Zagat Ditches Its 30-Point Scale
Google cites user feedback as the reason for changing the iconic system
Zagat, the restaurant guide you know and love from that old SNL sketch, has long served up reviews on a 30-point scale. But it switched to a five-point scale on Tuesday. completing a transition that Google has been working at since it bought the brand five years ago.
Until now, Zagat has run on the same scale since it launced as a mimeographed tip sheet in 1979. So why change now? Because in a world where everything is rated on a 5-, 10-, or 100-point scale, most of the feedback that Google received indicated that users were confused by Zagat’s scale.
The old system rated restaurants in three areas—food, decor, and service—which were then used to deterimine an overall score, with one being the worst and 30 being the best. The scale was designed to let Zagat’s critics differentiate a really good meal from an exceptional one. For example, Eleven Madison Park, a James Beard-award winning restaurant with three Michelin stars, had an overall score 28. Blue Hill, which won the James Beard award for outstanding restaurant last year and has one Michelin star, was a 27. And while the new system tops out at 5, the scale uses decimal points, which still allows for degrees of separation. But other than that, the only major change is that Zagat will not assign an overall score to a restaurant.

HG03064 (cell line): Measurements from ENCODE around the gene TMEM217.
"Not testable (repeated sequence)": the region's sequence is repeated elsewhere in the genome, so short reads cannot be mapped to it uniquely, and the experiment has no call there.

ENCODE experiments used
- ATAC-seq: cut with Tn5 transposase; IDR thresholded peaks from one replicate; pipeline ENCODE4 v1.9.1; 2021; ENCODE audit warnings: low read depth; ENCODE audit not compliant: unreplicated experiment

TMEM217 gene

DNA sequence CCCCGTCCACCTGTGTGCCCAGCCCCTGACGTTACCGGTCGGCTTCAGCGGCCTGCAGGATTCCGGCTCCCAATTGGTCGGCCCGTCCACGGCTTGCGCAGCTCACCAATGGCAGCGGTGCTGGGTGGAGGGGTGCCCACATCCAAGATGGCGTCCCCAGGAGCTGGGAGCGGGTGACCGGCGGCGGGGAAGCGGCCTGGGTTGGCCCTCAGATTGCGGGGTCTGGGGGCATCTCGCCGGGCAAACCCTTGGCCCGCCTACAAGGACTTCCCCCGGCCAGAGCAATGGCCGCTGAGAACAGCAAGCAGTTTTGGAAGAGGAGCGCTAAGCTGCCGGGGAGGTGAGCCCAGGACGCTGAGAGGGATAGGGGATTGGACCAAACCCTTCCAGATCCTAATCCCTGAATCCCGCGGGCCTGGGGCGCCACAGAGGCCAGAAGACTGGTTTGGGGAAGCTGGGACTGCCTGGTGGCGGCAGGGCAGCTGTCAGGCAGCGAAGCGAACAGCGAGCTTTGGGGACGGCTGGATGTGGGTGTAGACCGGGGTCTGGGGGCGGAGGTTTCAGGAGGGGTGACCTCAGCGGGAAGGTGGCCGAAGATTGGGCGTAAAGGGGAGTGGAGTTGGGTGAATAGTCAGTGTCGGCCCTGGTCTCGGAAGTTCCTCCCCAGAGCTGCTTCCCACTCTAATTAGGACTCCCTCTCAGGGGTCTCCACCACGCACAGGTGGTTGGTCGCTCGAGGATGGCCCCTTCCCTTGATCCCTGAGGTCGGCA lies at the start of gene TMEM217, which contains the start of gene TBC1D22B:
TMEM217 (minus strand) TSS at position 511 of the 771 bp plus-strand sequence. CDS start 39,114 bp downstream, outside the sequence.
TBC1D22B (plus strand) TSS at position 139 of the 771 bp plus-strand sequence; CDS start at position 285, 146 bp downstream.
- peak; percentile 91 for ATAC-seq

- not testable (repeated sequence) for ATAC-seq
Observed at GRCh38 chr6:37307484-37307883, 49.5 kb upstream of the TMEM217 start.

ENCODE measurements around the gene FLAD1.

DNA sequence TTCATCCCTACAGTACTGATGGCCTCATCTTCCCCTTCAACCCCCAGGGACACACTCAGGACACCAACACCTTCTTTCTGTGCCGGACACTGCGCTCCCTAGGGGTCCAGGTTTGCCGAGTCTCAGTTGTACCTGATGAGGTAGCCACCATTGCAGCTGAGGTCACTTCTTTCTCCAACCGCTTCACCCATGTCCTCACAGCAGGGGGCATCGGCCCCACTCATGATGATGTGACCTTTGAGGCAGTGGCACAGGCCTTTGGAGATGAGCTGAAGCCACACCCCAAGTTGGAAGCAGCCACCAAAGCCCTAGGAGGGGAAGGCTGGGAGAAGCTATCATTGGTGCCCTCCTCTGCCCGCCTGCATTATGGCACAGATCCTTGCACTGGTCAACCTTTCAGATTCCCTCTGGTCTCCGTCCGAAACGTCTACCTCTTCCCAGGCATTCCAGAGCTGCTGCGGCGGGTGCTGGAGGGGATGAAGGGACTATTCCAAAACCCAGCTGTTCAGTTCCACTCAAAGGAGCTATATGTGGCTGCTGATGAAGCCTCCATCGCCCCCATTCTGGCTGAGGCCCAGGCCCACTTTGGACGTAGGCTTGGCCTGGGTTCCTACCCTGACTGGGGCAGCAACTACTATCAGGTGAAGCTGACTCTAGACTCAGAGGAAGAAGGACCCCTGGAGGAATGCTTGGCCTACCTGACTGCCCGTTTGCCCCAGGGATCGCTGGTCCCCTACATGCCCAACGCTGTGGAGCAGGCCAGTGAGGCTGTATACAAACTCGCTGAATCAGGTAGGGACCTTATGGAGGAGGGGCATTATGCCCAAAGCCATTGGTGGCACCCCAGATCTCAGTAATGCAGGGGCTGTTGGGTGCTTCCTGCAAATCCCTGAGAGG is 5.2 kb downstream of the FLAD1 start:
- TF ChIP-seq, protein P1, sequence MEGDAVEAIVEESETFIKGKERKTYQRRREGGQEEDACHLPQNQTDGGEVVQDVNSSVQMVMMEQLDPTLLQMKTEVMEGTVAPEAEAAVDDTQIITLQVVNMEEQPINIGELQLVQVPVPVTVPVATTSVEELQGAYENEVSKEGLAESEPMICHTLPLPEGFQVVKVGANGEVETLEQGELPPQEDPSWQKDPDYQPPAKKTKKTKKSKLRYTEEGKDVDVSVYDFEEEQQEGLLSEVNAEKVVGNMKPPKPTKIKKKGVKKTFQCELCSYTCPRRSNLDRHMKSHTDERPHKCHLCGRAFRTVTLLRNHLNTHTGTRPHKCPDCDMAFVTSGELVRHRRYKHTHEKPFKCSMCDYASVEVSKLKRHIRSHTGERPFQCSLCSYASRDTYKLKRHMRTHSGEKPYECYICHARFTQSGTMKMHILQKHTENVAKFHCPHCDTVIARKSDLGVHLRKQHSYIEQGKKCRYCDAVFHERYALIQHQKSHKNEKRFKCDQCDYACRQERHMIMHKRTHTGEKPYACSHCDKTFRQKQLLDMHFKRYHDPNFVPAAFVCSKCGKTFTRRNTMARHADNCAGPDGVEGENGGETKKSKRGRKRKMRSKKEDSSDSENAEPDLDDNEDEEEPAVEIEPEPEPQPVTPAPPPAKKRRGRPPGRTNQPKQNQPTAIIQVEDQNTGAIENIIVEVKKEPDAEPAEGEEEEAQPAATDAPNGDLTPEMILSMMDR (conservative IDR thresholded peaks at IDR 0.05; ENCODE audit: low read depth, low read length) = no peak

In addition to the ratings change, Zagat also launched a new logo and a redesigned mobile app, further signaling the brand’s transformation. But although Zagat has been further Google-ified, it still retains the spirit of the of the old guides. Case in point: it kept has those one-paragraph descriptions that Chris Farley loved to mock.